This year, those activities weren’t happening so everyone could keep their distance during the COVID-19 pandemic. That means no sports leagues or swim lessons until it is deemed safe.
The Community Services department, however, still wanted to keep people, and especially kids, connected during these times. So they went virtual, conducting esports tournaments online for competitors ages 12 and older.
8. Rams test positive for COVID
From the outside, it might look like the Maricopa Rams were at a disadvantage heading into the football season, but their coach didn’t see it that way.
Just as teams from around the state were getting ready to start practicing, somebody at MHS contracted COVID-19, causing the entire football team, along with the wrestling team, to quarantine for two weeks. They were able to resume workouts Sept. 3, just in time for official practice to begin.
Coach Brandon Harris, while acknowledging the situation as less than ideal, said the good news is the Rams are healthy, and they had made so much progress over the summer that the two-week hiatus shouldn’t put them behind their competition.
9. New MHS athletic director
Starting a new job can be a stressful situation no matter the circumstance, but to do so when everything you’re supposed to do is up in the air and changing by the day adds a whole new level.
That’s what was facing Evelyn Wynn, the new athletic director at Maricopa High School. With fall sports scheduled to begin competition in a little over a month, there is still little clarity about what’s going to happen when it does, or if it will at all.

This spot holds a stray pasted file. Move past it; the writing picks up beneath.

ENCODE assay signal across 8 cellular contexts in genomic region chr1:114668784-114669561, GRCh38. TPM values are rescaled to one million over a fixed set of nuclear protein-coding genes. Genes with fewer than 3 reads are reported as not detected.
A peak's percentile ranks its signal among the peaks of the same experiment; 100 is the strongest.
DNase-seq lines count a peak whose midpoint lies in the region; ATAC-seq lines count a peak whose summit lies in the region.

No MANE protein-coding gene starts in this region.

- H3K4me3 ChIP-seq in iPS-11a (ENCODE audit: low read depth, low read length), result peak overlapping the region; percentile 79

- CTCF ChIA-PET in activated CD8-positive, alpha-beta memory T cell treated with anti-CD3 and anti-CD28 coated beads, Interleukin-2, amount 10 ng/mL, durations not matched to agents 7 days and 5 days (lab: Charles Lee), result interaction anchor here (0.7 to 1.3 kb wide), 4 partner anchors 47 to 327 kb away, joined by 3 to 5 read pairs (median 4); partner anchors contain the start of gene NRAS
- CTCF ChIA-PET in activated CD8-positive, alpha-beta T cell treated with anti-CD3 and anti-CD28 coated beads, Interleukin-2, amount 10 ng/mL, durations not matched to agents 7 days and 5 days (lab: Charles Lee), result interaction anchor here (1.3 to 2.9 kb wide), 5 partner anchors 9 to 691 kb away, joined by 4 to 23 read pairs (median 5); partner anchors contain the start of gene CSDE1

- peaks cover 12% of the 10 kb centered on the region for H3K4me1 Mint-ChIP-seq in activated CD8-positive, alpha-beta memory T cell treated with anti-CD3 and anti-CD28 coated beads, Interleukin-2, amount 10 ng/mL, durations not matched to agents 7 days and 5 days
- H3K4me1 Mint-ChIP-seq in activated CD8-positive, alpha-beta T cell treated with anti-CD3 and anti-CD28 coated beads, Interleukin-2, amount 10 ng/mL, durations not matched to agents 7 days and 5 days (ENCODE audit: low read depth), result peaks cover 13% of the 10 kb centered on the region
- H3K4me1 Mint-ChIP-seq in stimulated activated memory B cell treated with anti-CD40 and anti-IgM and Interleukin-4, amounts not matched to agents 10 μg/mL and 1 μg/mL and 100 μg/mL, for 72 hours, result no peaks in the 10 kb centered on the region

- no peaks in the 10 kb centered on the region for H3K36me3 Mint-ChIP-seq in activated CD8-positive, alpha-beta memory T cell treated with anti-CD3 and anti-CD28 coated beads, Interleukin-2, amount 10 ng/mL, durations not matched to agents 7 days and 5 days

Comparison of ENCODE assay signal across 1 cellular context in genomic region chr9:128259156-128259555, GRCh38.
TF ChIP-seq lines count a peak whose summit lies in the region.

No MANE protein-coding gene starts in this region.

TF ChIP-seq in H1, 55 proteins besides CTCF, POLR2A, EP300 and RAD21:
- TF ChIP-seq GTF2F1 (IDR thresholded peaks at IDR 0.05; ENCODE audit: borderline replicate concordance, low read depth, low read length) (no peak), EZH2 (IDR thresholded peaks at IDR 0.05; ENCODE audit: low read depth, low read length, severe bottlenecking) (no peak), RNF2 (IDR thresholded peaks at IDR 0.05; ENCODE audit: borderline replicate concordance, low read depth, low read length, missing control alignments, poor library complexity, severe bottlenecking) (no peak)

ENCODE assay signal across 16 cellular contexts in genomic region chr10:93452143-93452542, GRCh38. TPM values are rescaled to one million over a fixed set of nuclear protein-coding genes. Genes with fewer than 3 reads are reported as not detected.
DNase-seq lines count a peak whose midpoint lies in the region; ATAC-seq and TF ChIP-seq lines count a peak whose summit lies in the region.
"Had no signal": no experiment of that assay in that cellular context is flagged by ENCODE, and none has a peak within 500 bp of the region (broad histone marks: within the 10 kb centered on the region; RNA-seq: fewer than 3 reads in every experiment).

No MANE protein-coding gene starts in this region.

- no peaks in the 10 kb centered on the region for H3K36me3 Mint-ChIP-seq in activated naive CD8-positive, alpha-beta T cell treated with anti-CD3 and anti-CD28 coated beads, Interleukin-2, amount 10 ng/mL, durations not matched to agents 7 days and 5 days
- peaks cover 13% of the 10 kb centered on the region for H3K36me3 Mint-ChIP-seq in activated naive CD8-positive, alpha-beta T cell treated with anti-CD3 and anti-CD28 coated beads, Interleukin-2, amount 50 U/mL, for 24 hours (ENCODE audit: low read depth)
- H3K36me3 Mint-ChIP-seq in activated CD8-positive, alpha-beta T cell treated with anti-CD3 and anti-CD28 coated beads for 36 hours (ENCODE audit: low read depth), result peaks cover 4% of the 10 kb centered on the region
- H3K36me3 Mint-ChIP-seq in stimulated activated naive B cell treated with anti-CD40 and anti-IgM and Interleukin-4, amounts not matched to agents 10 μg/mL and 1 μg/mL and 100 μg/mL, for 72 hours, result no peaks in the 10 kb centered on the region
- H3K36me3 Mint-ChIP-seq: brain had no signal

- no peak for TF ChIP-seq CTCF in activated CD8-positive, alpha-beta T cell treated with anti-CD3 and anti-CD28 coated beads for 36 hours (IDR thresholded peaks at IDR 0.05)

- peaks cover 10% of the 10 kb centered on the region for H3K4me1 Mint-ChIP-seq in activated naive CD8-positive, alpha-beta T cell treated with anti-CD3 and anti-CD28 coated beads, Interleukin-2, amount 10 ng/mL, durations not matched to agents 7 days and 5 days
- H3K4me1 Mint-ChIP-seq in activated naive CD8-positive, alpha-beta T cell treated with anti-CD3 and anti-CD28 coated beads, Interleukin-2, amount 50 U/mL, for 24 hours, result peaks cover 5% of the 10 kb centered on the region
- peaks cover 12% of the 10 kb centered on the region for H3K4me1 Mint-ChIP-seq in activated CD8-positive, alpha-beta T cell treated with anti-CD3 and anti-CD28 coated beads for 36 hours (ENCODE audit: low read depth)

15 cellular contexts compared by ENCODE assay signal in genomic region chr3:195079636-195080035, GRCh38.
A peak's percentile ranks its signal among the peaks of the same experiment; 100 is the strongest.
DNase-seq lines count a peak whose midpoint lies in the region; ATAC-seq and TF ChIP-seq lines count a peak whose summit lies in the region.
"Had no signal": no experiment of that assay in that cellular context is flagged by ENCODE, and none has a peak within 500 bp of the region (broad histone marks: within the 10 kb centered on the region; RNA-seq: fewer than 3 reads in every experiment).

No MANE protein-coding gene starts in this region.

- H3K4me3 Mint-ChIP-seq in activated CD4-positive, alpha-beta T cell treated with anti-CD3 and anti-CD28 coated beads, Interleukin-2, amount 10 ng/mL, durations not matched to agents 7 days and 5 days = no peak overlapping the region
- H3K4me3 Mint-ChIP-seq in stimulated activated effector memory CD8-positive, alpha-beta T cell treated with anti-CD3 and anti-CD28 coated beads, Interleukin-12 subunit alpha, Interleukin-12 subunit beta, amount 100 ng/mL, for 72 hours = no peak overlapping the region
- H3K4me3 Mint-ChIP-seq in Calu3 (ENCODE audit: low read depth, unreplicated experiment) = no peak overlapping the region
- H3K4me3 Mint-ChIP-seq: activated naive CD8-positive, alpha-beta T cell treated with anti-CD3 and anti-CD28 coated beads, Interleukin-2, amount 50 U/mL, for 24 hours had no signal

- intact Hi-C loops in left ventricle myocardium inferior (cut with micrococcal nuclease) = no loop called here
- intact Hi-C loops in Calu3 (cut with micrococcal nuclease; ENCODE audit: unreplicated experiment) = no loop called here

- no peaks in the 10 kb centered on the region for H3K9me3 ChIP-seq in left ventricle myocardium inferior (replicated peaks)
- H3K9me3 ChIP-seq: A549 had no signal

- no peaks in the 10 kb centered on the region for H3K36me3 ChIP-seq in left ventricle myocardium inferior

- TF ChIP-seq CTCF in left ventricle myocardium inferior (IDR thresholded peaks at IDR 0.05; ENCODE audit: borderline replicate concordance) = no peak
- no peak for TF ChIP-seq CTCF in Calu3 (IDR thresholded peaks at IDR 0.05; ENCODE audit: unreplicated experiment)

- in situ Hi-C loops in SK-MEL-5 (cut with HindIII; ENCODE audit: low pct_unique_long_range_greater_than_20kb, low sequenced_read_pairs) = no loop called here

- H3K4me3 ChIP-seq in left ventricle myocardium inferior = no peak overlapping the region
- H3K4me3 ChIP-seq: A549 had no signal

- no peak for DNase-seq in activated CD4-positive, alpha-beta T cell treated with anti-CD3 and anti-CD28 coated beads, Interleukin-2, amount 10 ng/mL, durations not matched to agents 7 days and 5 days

On Wynn’s side is nearly a decade of experience as an athletic director. Her AD career began in 2011 at Montoursville Area High School in central Pennsylvania, near where she grew up.
Wanting something different, she looked around the country for a place to continue her work, and landed in Arizona as the AD at Globe High School last summer. Not wanting to make the commute from the Valley any longer, she jumped at the chance to join Maricopa.
10. Heritage football comes up just short
In September, when Daniel Ramirez looked out over his brand new football team practicing on their brand new field, before they even tried on their brand new uniforms for the first time, he had no idea what to expect this season.
Not only had this team never competed as a unit before, but there were many who had never played football at all. Add in that there were only two seniors and two juniors on the team, and an inaugural season where wins came few and far between wouldn’t have been that hard to imagine.
And yet, there Heritage Academy-Maricopa was on Dec. 12 at Thunderbird High School in Phoenix, playing for a state championship trophy.